13 Sentinels’ strategy design is streamlined compared to many others of the genre, combining real-time with turn-based scenarios predicated on defending a single terminal from invaders. The cast of heroes offer three types of sentinels with a wide-range of abilities and moves, some close-quarters melee and some with long-range missile barrages, others forced to walk the streets between buildings while the rest fly straight to the target. Each requires different strategies to use effectively and rely on smart positioning to maximize damage or lay sentry bots to protect an area. There’s a surprising amount of depth in these fast-paced fights.
Mecha is the perfect analogy for the game’s most important themes, the ideas of transplanting one thing into another to make something new. Vanillaware had explored ideas of transplantation and synthesis in its other Japan-centric Muramasa: The Demon Blade, which told the stories of the maiden Momohime possessed by a vengeful spirit and the roving ronin Kisuke wandering Honshu’s countryside, but Aegis Rim explores the ideas in dozens of different ways across its game. Where Muramasa utilized Japanese and Buddhist folklore to style its real history, Aegis Rim uses modern myths from fiction spanning the 20th century to warn of real technological and social threats tearing over the horizon.
Transplantation takes on dozens of forms here- of transplanting memories and thoughts into the mind via culture and stories, of consciousness into new bodies and across genders, and even emulating a person’s thoughts as an A.I. into metal skeletons. It’s about relocating somewhere else across geography, time, and space. Mecha has long applied the concept to the act of maturing, placing children into larger bodies, increasing their size and ability, as a metaphor for growing into adulthood. Individuals, ideas, and society all grow, stagnate, and die in a loop of birth, death, and reincarnation. But if a fully matured form is able to fuse with something else and create new life, its offspring will carry a version of it into a new generation.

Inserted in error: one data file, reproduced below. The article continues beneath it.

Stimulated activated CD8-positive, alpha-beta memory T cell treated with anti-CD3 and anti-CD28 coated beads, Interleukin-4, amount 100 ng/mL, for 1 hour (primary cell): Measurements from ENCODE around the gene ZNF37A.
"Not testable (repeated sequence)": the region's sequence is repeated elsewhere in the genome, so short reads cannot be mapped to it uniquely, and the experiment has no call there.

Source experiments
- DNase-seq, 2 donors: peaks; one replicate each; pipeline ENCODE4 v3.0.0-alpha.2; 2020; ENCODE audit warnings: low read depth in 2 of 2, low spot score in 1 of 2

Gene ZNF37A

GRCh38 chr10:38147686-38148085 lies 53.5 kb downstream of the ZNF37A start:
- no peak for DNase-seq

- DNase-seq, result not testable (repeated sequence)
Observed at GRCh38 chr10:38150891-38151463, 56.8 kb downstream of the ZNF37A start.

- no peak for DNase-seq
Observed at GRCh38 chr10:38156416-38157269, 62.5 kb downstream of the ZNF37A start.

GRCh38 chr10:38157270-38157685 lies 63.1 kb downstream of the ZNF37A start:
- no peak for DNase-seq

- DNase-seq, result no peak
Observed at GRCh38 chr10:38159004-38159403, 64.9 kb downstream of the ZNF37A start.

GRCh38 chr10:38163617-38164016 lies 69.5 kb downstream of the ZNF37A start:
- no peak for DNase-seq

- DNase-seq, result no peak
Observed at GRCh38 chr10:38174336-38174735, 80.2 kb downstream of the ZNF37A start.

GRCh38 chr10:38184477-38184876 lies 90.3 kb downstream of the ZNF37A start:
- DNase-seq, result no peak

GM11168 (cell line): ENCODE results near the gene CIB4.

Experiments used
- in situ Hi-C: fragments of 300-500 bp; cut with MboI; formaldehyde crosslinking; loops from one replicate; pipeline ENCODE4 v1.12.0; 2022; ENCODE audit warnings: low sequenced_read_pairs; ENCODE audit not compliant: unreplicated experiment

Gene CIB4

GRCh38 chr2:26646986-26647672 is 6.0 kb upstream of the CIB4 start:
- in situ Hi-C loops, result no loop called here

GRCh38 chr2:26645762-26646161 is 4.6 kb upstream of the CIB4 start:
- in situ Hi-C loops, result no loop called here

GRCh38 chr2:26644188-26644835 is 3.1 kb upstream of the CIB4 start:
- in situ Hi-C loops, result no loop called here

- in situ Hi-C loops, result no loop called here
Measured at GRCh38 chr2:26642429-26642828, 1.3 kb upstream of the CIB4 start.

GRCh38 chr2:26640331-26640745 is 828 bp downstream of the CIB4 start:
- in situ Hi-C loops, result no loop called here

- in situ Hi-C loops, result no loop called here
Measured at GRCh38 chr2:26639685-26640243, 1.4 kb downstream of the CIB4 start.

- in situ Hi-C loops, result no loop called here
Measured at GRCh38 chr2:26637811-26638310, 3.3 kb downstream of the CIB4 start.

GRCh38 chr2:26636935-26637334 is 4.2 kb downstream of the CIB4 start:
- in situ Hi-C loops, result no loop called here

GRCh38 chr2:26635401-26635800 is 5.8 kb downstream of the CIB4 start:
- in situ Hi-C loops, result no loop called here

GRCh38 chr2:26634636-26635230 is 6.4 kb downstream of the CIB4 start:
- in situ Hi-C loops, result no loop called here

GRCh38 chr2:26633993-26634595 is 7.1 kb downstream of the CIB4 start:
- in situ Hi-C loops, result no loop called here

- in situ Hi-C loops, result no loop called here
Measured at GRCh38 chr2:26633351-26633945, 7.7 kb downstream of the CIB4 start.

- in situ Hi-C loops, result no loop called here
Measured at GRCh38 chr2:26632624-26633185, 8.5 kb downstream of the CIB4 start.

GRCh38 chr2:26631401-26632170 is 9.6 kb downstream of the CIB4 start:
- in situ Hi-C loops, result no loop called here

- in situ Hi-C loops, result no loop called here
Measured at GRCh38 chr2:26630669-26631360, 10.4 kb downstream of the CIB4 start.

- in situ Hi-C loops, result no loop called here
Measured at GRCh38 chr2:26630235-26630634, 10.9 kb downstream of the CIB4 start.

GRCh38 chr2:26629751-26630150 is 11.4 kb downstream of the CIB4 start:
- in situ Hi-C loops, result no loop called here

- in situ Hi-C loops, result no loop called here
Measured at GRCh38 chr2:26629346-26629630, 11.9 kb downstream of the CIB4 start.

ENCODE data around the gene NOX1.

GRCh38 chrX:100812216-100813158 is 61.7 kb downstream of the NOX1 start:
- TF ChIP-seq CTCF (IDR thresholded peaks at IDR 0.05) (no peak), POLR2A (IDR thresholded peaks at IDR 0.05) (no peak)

Every videogame too is about transplanting the player into new bodies, worlds, and stories; they are simulations that combine familiar scenarios into new experiences. They give us perspectives on the world free of our own time and space, giving us the tools to successfully move forward no matter the threat. As its characters learn in their own stories, 13 Sentinels: Aegis Rim’s lesson is that society and people will forever shape and reshape each other, remaining hopeful in the idea that humanity can build a bright new future even while staring down oblivion.
PLATFORM: Playstation 4
Dane Thomsen is the author of ZIGZAG, a sport-punk adventure in a world of electrifying mystery. With the voice of her people as her guide, Alex walks neon purple streets thrown into chaos, wielding the concussive force of her baseball bat the mighty ‘.357’ against the forces of evil. Print and kindle editions are available on Amazon. For sample chapters and to see his other works please check out his blog.